The UK’s vast current account deficit is a symptom of its broken economic system. In his recent “Build it in Britain” speech, Jeremy Corbyn broke a decades-long taboo by addressing the UK’s international competitiveness problem. Even as the country’s current account deficit – the difference between what we buy from the rest of the world and what we sell to it –
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The cost of Britain’s “bargain basement” model

The UK’s vast current account deficit is a symptom of its broken economic system. In his recent “Build it in Britain” speech, Jeremy Corbyn broke a decades-long taboo by addressing the UK’s international competitiveness problem. Even as the country’s current account deficit – the difference between what we buy from the rest of the world and what we sell to it –
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British democracy is dangerously vulnerable to tyranny

The UK’s centralised political system and unwritten constitution are gifts to Trump-style authoritarians. Could it happen here? In Britain, liberals watch horrified as Donald Trump tramples on the norms of US democracy. The compliance of the Republican Party and Trump’s shamelessness mean that America’s cherished “checks and balances” have offered little defence. Yet the disturbing truth is that the
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Didier Eribon’s Returning to Reims is a potent memoir about the cost of changing class

Eribon feels no nostalgia for working-class life and mores. We are easily bamboozled by buzzwords designed to buoy us against realities too awful to contemplate, and catch-all phrases that hide more than they reveal. In this self-excoriating memoir by Didier Eribon, it is social mobility that’s under the spotlight. Why do we always picture social mobility as an unambiguous ascent – to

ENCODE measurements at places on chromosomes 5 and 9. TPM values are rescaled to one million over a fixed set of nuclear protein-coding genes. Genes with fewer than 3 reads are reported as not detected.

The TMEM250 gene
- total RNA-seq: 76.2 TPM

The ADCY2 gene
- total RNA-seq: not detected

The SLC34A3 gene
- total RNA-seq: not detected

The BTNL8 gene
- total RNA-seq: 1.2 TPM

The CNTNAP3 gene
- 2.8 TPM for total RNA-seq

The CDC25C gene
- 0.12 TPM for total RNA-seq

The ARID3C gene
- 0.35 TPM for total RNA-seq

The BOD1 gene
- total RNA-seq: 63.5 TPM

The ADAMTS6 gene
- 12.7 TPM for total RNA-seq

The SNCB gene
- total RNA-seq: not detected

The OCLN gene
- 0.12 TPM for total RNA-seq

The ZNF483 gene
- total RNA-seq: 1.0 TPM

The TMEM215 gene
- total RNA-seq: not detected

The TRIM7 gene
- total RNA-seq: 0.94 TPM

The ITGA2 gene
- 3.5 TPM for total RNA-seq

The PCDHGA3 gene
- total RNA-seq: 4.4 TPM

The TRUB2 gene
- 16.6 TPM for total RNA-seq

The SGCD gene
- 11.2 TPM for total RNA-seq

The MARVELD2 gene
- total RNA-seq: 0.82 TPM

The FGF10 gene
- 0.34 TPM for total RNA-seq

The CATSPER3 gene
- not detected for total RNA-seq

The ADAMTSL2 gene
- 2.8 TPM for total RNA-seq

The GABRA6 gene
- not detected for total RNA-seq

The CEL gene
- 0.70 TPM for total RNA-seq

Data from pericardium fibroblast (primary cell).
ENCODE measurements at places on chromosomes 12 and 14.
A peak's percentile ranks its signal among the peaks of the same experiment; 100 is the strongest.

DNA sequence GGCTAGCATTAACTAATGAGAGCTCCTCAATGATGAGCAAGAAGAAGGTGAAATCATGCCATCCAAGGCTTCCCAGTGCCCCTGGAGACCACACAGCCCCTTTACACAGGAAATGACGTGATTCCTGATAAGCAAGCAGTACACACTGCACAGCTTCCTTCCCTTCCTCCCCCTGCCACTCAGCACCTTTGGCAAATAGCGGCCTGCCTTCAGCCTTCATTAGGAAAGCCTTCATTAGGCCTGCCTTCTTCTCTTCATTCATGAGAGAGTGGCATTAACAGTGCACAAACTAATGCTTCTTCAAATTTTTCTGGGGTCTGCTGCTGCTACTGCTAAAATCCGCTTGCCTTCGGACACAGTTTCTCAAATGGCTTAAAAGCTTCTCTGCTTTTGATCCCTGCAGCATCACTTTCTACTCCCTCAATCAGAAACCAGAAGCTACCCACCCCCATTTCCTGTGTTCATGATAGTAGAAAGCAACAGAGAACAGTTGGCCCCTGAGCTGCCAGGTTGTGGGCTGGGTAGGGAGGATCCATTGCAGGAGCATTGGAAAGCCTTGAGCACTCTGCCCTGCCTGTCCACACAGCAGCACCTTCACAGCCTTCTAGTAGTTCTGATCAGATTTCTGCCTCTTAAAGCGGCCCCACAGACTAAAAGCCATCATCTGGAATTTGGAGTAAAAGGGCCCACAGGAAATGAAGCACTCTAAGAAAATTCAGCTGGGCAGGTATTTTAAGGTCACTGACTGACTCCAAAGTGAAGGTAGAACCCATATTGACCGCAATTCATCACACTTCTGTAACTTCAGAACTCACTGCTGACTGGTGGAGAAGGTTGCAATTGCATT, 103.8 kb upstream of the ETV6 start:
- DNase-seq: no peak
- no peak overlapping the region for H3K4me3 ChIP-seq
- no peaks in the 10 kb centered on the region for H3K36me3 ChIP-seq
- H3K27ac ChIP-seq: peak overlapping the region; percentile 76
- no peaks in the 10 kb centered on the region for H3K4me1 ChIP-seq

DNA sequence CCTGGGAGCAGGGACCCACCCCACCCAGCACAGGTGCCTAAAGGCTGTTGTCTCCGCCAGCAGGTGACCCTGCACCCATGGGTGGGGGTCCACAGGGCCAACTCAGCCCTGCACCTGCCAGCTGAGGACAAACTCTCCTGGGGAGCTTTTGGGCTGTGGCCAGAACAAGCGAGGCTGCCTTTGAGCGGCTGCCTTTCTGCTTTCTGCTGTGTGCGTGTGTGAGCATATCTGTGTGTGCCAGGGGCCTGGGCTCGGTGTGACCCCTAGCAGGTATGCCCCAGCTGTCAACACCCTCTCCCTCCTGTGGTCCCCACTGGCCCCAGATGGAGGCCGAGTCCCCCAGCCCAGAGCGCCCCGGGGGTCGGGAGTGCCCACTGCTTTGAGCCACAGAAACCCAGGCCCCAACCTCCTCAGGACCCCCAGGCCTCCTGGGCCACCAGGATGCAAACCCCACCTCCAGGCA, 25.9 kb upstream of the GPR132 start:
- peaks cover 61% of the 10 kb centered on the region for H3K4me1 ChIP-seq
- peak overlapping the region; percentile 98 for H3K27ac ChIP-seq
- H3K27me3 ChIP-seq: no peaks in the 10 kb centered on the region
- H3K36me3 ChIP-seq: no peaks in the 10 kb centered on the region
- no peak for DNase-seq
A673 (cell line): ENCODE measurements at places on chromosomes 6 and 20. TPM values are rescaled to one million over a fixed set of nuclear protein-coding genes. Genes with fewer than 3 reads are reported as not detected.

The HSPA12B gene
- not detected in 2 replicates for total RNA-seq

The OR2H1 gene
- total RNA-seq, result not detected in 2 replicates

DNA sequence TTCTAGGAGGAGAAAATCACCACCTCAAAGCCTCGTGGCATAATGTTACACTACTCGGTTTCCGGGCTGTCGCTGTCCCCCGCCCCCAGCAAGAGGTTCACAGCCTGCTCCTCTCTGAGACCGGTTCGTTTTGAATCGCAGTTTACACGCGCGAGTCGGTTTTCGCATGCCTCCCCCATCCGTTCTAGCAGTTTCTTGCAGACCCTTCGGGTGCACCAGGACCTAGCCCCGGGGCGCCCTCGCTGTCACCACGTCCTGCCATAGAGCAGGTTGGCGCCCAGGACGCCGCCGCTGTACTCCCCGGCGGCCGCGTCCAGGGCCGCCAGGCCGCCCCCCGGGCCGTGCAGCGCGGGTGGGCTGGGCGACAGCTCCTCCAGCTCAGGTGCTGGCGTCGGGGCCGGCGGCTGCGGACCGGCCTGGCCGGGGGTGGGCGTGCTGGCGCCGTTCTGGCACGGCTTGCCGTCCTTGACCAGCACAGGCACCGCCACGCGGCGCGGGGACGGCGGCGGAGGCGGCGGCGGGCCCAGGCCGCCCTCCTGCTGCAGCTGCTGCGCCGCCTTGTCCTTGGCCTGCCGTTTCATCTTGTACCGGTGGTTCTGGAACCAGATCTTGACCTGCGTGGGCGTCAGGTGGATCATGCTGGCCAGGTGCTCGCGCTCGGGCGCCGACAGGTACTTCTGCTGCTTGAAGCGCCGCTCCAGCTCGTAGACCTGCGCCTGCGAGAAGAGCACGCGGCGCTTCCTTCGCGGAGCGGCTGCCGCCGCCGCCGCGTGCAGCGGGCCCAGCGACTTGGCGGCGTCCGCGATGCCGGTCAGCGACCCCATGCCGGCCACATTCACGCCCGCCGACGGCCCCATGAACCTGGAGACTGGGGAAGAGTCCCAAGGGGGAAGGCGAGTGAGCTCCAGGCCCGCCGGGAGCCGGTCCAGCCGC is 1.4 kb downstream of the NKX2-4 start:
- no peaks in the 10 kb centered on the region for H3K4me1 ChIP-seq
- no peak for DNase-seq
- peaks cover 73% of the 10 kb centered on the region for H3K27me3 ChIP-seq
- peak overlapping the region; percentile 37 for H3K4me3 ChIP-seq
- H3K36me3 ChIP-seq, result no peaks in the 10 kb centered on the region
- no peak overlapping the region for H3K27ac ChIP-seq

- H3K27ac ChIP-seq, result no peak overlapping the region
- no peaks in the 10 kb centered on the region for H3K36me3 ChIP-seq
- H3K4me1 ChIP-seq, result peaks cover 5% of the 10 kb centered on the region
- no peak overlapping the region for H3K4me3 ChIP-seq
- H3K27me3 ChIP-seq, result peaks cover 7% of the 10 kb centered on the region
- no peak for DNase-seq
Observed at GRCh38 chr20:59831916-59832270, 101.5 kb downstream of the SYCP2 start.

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Why millennials are looking for meaning in tarot cards

It makes sense that in the uncertain age of Brexit we all seek guidance and direction. The Magician wore a deep red robe and held the burning candle aloft. “I don’t really believe in this stuff,” I had said as my friend shuffled the 78 tarot cards, each containing an individual illustration used for more than 200 years to tell people’s fortunes. “I don’t think
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Why there’s no such thing as a civilisation

The West is obsessed with the idea that it is under threat, but that fear springs from a misunderstanding of how modern human societies work. The “clash of civilisations” thesis seems to be enjoying a renaissance. Many pundits, politicians and ordinary citizens believe that the Syrian civil war, the rise of the Islamic State, the Brexit mayhem and the instability of the